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Ruffolo couple files defence statement in $395K lawsuit

City’s legal action called high-handed in pair’s court documents

Gino and Mary Ruffolo have filed their statement of defence in the $395,000 lawsuit commenced by the City of Vaughan on Nov. 20.

The Ruffolos’ 16-page statement, filed last week, refutes the allegations levelled against them and characterizes the legal action as “high-handed” and “malicious”.

In its statement of claim, the city alleged “persistent, repeated, intentional and malicious” behaviour by the couple, dating back to Sept. 25, 2006, breaching the terms of a 2006 settlement agreement.

During negotiations of the settlement, the city’s claim states it was “understood” the Ruffolos would no longer engage in behaviour the city viewed as harassing.

“They attempted to have us sign another agreement,” Gino Ruffolo said this week. “We didn’t. That’s why I don’t understand what their ‘understanding’ is.

“There was no such understanding.”

Glenn Christie, the city’s legal counsel, had little to say this week about the Ruffolos statement of defence, saying simply that it is a “normal step in the process”.

In what is perhaps a surprising move, the Ruffolos have told the court that they plan to act as their own legal counsel, opting to do without the services of Eric Gillespie, their solicitor of record to this point.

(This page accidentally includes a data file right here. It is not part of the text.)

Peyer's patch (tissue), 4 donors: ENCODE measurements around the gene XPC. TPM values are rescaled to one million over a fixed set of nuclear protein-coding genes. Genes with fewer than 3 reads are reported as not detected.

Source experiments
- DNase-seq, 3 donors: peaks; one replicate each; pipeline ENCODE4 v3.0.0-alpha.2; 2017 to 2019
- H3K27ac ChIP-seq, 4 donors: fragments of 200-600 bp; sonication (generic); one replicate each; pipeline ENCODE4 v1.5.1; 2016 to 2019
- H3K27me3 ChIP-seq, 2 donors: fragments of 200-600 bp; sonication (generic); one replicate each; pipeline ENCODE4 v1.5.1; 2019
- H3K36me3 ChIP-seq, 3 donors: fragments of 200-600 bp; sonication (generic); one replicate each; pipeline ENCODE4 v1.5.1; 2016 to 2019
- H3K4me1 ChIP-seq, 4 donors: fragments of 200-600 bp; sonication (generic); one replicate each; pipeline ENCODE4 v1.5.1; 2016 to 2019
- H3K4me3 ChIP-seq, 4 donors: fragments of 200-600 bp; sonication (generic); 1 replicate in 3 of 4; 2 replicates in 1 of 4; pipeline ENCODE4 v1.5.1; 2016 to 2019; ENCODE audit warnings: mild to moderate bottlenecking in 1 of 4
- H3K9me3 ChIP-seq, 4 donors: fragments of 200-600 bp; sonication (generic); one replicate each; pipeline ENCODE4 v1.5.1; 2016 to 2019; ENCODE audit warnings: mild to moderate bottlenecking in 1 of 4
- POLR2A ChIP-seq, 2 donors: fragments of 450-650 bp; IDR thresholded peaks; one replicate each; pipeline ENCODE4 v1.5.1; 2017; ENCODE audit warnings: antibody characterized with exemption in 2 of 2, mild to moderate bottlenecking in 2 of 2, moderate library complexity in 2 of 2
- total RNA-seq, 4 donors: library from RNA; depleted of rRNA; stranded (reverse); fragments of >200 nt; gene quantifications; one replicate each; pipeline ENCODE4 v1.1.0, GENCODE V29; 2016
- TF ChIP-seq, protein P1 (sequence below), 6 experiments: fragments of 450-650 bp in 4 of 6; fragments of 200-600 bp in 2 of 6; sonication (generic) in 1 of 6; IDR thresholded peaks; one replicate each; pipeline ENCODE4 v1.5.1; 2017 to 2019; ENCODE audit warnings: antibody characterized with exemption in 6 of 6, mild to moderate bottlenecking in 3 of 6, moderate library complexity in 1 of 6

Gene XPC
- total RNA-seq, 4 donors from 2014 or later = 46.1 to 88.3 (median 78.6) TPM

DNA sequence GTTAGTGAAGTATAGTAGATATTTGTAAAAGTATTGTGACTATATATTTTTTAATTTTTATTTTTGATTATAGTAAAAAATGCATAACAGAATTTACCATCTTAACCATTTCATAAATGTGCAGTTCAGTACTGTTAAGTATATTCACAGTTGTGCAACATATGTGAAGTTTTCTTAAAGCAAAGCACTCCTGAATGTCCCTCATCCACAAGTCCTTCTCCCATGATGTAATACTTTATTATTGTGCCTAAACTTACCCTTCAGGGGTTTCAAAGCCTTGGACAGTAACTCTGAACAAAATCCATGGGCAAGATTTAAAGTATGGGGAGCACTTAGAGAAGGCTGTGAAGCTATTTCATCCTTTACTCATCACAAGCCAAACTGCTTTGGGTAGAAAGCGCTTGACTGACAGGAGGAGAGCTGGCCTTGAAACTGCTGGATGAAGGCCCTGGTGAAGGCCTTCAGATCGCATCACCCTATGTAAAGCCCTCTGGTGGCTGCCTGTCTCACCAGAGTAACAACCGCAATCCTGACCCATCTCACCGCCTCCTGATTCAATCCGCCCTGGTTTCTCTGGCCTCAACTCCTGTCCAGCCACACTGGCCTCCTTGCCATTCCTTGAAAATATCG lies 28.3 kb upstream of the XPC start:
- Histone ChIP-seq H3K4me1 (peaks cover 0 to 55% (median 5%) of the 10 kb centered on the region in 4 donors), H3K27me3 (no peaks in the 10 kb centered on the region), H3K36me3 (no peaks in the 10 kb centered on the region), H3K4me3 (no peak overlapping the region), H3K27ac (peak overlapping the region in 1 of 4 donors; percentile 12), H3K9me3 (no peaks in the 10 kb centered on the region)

“We still have a relationship (with Gillespie) in a couple of other matters,” Ruffolo said, referring to a conflict of interest case against Mayor Linda Jackson and an appeal requesting an audit into Jackson’s 2006 campaign finances.

“But regarding this particular litigation … this could probably wind up going on a long time,” he added. “We’re not prepared to spend $60-, $70-, $80-, $100,000 on legal fees.”

The original settlement between the city and the Ruffolos, reached on June 22, 2006, followed a year of negotiations to conclude a wrongful dismissal suit brought by Mary Ruffolo, a former city employee.

She was awarded $160,000 in return for her withdrawing all outstanding complaints against the city and its staff stemming from her wrongful dismissal claim. The city insisted Gino Ruffolo be included in the terms of the settlement.

It’s the city’s inclusion of his wife in its current lawsuit that is most troubling to the pair, Gino Ruffolo said.

“When I look at the statement of claim, when we first saw it, I could see their allegations against me,” he said, adding carefully that he was conceding nothing. “But when they added Mary to it … to me it just seems that it’s wrong. It’s maliciously done for some other reason.”

The Ruffolos are asking the court dismiss the city’s lawsuit as frivolous and are seeking to recoup their costs.

“We will continue with this and defend ourselves until our name is cleared,” Ruffolo said.

“I believe that there has been some damage done on that front.”

Vaughan Today
Online: January 27, 2008 [link]